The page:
As we’ve been farm hunting, I’ve been checking out how people here farm cows for beef. I’ve collected a few of the basics that are common among local farmers.
A cow a hectare is the standard limit
In general they have about a mother cow per hectare (about two and a half acres). Under the terms of the CAP (the EU farm subsidy program), cow farmers get an allowance per mother up to a limit. The government sets the limit on the number of cows subsidies: some technician looks at the farm and says, ‘Your 30 hectares can support 30 mothers.’ This subsidy limit has nearly always been a cow a hectare.
Subsidies are important
Each farmer always goes up to the limit to get full subsidy value. A cow subsidy is about 280 euros per cow per year and when you add in extra subsidies for land productivity and other special zones (e.g. Mountain or Natura 2000) the subsidies can quickly add up. Several farms we looked at had subsidies running at 40-55k euros a year. At that point the farming doesn’t need to be very profitable since the subsidies pay for a very good lifestyle.
[Note: The farm we’re targeting to buy does not make a subsidy anywhere near that. Our plan has been to farm and make business decisions under the assumption the CAP is going to disappear imminently. Subsidy values are factored into the sales price anyway.]
Farmers always make hay or silage
To keep fields under control in spring and to provide for winter feed they always make hay or silage. Hay seems to dominate, maybe because farmers have equipment for that without hiring outsiders. There is some trading in hay bales, a big round ball of about 200 kg going for about 20 euros.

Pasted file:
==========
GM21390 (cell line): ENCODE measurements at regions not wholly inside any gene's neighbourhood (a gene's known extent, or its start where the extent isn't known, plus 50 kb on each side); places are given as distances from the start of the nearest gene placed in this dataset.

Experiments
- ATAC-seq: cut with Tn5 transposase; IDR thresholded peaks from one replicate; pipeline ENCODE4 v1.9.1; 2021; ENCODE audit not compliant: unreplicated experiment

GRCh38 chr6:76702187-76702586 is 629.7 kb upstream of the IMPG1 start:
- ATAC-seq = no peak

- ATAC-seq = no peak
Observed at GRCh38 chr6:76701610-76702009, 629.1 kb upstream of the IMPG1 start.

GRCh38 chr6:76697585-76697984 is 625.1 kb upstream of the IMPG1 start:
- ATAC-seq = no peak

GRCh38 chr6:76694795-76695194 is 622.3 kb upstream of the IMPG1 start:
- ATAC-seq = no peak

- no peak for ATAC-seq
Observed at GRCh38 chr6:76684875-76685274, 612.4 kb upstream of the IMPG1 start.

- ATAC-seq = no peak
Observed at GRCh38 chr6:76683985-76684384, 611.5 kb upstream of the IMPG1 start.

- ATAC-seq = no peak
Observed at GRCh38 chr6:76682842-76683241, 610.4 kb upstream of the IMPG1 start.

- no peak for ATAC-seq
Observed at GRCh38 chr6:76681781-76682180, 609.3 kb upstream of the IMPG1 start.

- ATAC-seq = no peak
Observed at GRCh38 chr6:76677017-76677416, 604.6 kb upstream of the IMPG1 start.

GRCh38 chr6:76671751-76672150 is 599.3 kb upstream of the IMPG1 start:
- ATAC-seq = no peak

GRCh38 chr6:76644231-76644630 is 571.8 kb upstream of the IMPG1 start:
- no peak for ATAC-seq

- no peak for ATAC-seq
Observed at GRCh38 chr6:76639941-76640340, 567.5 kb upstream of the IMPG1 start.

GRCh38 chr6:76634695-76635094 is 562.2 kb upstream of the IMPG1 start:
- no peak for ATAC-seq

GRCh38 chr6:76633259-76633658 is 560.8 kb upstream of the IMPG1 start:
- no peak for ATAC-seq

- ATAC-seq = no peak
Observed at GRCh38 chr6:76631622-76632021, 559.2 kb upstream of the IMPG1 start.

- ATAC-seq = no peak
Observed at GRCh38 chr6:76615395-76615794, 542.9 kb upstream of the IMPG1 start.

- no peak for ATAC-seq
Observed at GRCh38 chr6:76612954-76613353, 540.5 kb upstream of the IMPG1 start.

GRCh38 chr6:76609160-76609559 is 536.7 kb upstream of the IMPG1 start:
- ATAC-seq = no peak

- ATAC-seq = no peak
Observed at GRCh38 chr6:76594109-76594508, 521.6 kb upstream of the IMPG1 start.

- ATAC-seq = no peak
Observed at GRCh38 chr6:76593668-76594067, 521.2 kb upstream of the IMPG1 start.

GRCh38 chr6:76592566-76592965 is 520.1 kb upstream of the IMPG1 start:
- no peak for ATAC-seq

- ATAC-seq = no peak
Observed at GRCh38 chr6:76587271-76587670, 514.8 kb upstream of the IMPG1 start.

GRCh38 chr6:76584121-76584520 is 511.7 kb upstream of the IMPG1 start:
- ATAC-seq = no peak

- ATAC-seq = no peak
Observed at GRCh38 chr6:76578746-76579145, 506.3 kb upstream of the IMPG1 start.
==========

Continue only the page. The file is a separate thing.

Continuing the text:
The most extreme case of this I have seen is a 96 hectare farm where 90 cows have 16 hectares to run around and the other 80 hectares are used to make grains and hay for cow feeding and sales. This farm makes a lot of revenue but spends a lot in fertilizer, fungicides and herbicides. I think it is degrading its soils.
There’s a lot of weak pasture
Farms seem to have been grazed too low to the ground leaving a lot of bare earth exposed.
This limits the sun-capturing abilities of the pasture and slows regrowth. I wonder if the reliance on hay or silage means they can take less care of the pasture?
Prices are in Francs
This threw me at first: cow sales are in Francs, hay sales are in Francs. Euros change hands, but farmers and dealers do all their calculations in Francs and then convert to euros at the end.
Cows stay in barns for the winter
Most farms have housing for cows in Winter. This isn’t universal, but is true for the larger farms in the majority of cases I have seen. This goes hand in hand with hay and silage making because Winter barn feeding needs dried food, either grains or hay. Half the barns have open areas for the cows to wander around. Half have cows chained up. I find the idea of cows being chained up for five months of the year totally inumane.
I’ve seen straw and shit accumulating on the floor of barns over the winter. This is part of the manure-making process, and it gives off heat for the cows but the cows get messy on their legs. As more straw is blown in and more shit is dumped the layer builds up in height. In spring the manure gets taken off and either dumped directly on the fields or stored in a pile to make better manure to get dumped later. Other cowsheds have a ‘chain’ which drags the straw/shit mix out each day and dumps it on a pile outside. There are some gains in manure quality to this system as keeping the manure pile makes some of the nutrients more fixed and less liable to leach than cow pats that have been laid on pasture in winter. I have seen large silage mounds being fed in one place outside through the winter but the area becomes a muddy pool of shit and urine very fast.